[This piece was written by Mark Osborn, M.D., Chief of Pediatrics for St. Peter’s Hospital, and a provider with St. Peter’s Children’s Health Center.]
Summer’s here, which means many kids will be experiencing the “summer slide.” But, we are not talking about the fun they might encounter at the local playground or water park.
The summer slide is the loss of academic skills that occurs when school is not in session. Studies differ, but on average, kids can lose up to two months of learning over the summer and it is attributed largely to a lack of reading.
What can parents do to close the gap? Building a daily habit of reading aloud to children when they are younger is an excellent place to start. Parents are encouraged to:
- Make reading aloud a priority. Plan for it – it will be your most enjoyable “chore” of the day!
- Read books you both enjoy on topics that engage your child. And, don’t be afraid to get silly with voices and facial expressions.
- Read some books beyond your child’s capabilities – this is a great way to increase your child’s vocabulary.
- Studies show that long after children learn to read for themselves, they still enjoy read-aloud time. Reading chapter books aloud with an older child, with you and your child trading off reading chapters, can be a great way to wind down after a hectic day.
Studies have shown that just 20 minutes a day of reading increases a student’s vocabulary exponentially. A student entering kindergarten who reads 20 minutes per day will read 1,800,000 words by the end of sixth grade, compared with one minute per day and only 8,000 words.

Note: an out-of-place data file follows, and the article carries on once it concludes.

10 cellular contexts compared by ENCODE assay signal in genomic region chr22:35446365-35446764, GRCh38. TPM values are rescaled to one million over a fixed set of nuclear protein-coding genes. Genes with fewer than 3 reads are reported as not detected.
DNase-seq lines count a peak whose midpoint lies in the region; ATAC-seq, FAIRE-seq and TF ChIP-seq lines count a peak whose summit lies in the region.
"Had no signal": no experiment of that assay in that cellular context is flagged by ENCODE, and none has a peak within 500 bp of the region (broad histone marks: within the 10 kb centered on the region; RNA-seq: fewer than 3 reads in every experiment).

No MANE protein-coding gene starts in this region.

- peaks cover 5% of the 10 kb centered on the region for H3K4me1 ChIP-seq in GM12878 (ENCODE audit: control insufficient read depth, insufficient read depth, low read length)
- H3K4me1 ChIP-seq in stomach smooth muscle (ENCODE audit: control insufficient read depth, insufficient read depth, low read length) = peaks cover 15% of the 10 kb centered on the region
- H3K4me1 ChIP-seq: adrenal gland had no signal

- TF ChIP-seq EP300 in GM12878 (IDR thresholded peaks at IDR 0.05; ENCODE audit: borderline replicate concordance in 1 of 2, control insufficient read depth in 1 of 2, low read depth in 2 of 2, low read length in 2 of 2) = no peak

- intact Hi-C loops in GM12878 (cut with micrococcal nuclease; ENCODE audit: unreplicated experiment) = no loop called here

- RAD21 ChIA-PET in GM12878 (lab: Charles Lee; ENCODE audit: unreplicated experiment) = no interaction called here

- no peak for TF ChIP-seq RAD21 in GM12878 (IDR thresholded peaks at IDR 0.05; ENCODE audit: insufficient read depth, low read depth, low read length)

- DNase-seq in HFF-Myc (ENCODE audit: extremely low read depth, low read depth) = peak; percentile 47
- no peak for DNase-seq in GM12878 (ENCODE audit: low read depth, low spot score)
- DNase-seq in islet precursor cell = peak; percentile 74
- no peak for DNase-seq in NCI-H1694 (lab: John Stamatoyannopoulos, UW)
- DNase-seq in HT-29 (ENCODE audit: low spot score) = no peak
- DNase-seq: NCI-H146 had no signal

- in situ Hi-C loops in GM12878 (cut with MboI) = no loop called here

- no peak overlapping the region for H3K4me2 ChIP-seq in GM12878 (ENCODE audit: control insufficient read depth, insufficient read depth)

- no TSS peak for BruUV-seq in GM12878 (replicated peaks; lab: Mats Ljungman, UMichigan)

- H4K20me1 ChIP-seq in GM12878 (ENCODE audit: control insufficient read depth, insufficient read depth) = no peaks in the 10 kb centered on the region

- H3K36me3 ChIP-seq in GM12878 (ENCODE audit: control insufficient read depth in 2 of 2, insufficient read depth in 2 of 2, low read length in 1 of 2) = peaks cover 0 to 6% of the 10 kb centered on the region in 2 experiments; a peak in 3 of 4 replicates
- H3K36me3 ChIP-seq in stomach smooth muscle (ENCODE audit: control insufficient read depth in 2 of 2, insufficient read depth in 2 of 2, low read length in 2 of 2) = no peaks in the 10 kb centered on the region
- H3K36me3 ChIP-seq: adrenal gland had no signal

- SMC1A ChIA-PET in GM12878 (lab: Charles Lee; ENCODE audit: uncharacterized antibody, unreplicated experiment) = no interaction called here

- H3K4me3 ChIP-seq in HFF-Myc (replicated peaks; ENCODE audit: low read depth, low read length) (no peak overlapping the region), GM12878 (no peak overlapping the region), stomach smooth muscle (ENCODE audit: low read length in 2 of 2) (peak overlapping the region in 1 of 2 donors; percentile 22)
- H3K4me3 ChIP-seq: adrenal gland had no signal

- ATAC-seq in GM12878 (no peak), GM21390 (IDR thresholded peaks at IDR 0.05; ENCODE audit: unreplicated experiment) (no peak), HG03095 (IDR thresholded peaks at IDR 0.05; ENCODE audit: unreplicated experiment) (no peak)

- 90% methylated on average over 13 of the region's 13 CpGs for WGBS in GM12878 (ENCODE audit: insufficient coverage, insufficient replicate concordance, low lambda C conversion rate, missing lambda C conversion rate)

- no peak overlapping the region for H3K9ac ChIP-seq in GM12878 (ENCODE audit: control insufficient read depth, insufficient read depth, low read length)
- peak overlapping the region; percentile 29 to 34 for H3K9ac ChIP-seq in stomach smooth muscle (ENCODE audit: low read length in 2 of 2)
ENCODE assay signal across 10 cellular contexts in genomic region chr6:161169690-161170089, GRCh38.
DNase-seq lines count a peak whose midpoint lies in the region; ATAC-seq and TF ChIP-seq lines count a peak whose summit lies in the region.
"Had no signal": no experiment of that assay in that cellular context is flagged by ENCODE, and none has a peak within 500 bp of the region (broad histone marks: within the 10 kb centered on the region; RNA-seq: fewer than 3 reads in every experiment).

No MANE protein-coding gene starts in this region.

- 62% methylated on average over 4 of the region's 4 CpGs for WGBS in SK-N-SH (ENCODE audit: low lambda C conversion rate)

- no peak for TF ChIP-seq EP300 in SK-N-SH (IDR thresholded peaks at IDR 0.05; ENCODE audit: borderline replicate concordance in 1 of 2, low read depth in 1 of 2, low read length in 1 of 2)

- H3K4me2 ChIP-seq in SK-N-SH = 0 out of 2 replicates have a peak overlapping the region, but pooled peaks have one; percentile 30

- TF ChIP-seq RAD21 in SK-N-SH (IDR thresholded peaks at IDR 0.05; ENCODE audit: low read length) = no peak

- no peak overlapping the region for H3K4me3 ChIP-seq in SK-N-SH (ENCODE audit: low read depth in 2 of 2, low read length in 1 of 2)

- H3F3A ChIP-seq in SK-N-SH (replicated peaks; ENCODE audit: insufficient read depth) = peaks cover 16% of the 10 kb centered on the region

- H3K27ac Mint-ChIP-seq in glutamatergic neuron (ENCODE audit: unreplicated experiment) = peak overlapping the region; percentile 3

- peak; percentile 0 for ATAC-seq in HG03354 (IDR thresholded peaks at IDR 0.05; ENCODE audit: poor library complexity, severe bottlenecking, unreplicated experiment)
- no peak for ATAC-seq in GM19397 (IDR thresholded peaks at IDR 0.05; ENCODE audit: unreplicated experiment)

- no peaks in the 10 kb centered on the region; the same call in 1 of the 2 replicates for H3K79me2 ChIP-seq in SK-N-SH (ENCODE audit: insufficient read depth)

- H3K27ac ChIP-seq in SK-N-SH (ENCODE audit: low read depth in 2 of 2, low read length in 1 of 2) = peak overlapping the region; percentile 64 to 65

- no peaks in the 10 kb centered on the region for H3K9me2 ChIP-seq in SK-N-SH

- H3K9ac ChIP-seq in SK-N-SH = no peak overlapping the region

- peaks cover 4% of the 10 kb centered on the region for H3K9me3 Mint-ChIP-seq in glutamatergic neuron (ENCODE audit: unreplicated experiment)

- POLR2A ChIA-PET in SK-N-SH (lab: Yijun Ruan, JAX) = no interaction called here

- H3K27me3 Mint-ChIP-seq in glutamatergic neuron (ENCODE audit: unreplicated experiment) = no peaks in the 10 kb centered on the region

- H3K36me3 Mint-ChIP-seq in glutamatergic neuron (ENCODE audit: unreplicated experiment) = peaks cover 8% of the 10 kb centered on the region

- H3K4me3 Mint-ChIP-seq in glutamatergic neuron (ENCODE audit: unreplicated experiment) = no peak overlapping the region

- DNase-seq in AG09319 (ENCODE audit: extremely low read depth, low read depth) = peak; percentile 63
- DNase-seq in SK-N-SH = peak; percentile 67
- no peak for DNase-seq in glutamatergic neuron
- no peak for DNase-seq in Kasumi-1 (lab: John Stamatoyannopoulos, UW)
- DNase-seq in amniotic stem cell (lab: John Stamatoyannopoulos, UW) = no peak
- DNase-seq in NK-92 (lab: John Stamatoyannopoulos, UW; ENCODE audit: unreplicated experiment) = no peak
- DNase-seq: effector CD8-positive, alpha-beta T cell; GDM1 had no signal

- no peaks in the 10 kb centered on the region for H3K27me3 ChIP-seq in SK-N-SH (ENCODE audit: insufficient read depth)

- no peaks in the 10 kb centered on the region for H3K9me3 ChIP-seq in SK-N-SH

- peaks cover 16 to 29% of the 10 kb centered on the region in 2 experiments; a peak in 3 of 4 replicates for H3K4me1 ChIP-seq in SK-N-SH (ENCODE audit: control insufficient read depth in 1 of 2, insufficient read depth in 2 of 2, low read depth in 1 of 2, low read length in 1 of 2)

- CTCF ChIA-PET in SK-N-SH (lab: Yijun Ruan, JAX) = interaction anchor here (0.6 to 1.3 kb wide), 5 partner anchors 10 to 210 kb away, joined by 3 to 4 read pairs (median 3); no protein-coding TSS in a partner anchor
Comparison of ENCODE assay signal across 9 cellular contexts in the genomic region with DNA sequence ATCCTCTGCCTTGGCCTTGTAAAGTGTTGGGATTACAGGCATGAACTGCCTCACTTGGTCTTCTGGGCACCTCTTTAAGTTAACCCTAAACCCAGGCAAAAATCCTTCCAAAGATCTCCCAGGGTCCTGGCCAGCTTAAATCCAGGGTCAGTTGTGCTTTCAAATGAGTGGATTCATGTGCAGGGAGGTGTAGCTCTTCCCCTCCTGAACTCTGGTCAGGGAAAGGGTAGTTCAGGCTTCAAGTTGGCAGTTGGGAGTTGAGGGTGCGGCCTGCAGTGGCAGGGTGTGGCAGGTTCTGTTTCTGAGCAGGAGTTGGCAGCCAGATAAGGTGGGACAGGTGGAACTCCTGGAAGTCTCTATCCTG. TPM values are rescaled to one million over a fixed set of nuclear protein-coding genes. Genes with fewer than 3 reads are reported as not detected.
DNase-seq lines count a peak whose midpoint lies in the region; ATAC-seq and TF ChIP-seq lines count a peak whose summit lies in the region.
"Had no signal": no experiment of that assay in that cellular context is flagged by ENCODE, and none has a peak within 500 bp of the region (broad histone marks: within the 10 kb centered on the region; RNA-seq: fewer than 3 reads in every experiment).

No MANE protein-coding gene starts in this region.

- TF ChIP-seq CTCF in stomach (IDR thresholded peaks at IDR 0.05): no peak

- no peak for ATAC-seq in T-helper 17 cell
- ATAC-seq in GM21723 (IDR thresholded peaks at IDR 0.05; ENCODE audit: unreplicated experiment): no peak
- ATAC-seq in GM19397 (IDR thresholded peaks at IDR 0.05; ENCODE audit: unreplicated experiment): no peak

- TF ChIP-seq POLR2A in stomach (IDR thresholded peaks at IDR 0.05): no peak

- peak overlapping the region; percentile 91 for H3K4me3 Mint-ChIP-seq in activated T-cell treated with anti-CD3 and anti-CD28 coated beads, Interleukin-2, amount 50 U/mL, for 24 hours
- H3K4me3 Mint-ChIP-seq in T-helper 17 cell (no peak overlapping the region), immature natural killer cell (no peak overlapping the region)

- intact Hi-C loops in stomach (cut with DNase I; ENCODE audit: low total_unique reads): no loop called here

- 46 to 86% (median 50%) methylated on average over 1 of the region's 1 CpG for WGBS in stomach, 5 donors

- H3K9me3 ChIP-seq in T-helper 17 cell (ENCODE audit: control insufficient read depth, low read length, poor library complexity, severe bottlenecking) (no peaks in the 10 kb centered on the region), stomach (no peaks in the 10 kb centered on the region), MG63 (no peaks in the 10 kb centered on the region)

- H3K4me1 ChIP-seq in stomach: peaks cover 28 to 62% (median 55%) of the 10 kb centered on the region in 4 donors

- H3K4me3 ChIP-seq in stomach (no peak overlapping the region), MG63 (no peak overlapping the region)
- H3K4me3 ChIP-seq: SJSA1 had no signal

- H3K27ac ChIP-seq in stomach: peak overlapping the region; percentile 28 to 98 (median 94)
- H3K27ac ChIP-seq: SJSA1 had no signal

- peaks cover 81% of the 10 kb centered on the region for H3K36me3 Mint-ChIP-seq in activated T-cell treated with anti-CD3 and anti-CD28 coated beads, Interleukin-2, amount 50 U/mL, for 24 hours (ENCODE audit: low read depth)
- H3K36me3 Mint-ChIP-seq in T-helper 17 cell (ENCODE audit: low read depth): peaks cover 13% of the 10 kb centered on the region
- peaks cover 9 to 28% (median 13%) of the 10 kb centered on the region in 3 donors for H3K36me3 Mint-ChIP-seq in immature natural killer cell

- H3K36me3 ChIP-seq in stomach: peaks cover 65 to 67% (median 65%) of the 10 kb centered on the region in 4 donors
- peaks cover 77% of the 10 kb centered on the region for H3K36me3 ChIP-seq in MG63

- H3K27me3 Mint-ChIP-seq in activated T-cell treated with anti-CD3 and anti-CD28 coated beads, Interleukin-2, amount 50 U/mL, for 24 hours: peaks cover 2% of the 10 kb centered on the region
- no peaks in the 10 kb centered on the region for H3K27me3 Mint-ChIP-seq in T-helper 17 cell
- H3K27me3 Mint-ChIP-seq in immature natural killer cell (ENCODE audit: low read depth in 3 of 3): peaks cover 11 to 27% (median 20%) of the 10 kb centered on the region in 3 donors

For adolescents, setting the expectation for reading at least 20 minutes a day is a reasonable one, but one that many might chafe at. Parents are encouraged to work with their child to explore different kinds of reading materials. Novels, historical fiction, non-fiction, short fiction, poetry, graphic novels and magazines are all great options – the goal is to make reading a daily habit, regardless of format.
Parents are encouraged to take their children to their local library to explore the many options available, as well as engage in kid-friendly summer reading programs, contests, and learning activities. For more information and tips to encourage reading, visit the New York State Education Department’s Summer Reading at New York Libraries website at www.summerreadingnys.org or your local library’s website.
St. Peter’s Children’s Health Center, 1092 Madison Avenue in Albany, offers a complete range of services for children from newborns to age 18. Services include well-child routine care, sick-child exams, school and camp physicals, sports physicals, immunizations, health maintenance and education, and access to other hospital services and referrals to specialists. Call 518-525-2445 for more information or an appointment.